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Showing posts from July, 2014

A Rediscovery of Justice

In Chapter Two of A Theory of Justice, Rawls gives his preliminary conception of justice which is to guide his discussion of what he called the two principles of justice in a society. He says: “All social values—liberty and opportunity, income and wealth, and the social bases of self-respect—are to be distributed equally unless an unequal distribution of any, or all, of these values is to anyone’s advantage” (p.54). And he adds quickly: “Injustice, then, is simply inequalities that are not to the benefit of all” (Ibid.).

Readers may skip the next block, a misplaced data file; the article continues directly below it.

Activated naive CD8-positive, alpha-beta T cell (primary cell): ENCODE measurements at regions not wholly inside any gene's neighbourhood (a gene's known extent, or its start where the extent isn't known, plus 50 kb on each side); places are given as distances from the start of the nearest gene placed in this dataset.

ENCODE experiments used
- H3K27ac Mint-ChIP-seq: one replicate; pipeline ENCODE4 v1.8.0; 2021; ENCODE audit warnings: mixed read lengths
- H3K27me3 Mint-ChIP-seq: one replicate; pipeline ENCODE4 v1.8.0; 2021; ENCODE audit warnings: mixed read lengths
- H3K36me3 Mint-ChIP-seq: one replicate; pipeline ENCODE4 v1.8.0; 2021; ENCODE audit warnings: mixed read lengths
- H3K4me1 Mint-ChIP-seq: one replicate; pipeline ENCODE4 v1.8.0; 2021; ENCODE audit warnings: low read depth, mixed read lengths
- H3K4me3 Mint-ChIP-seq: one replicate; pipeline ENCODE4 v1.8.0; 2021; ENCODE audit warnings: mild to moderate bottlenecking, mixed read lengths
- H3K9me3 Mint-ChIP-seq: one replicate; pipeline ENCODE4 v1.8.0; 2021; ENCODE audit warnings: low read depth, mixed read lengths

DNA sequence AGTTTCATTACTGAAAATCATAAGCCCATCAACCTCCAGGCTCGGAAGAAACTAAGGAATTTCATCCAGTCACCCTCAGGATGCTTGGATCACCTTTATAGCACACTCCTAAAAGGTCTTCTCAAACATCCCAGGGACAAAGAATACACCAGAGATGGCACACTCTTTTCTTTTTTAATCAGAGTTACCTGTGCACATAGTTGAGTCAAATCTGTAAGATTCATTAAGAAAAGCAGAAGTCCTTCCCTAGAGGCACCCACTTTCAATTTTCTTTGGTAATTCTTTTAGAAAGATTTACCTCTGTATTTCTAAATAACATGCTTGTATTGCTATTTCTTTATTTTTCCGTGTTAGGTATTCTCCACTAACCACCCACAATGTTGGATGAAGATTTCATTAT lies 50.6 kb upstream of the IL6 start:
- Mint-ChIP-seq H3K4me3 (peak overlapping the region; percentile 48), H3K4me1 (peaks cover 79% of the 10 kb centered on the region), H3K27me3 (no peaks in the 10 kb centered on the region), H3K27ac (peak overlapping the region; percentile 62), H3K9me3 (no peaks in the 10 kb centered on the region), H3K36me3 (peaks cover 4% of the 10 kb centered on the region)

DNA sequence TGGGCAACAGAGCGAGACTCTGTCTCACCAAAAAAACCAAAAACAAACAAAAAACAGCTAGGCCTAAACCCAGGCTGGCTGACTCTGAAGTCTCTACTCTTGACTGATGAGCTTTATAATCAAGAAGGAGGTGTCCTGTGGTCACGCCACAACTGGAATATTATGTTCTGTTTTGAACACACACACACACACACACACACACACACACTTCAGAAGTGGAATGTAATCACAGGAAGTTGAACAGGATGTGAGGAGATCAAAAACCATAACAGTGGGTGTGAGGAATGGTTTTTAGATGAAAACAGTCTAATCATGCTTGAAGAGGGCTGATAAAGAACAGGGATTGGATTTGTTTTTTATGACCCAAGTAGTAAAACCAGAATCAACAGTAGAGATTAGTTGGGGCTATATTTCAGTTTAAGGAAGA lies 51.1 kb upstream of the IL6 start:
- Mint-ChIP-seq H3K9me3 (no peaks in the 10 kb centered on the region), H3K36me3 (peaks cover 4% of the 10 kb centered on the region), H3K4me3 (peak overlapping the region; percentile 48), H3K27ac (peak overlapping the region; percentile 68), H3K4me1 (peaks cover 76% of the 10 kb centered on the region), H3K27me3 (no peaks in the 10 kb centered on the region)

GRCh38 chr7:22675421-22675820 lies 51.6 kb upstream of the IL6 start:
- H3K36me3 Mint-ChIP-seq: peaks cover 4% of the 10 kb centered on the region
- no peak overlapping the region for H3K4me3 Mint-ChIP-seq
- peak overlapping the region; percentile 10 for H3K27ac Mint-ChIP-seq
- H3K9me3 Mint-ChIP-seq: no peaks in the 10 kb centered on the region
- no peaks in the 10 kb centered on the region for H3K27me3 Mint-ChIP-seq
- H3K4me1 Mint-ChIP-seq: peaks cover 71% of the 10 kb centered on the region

What caught my attention was what he said about injustice; it was a frank, straightforward and one may argue a simplistic description of what injustice was—perhaps something that a student in high school will automatically parrot to his teacher. Yet upon reading those lines again, I realized that the simplicity of the statement corresponds to the simplicity of the matter: injustice is really when there are inequalities among men that do not benefit all. Such inequaliti…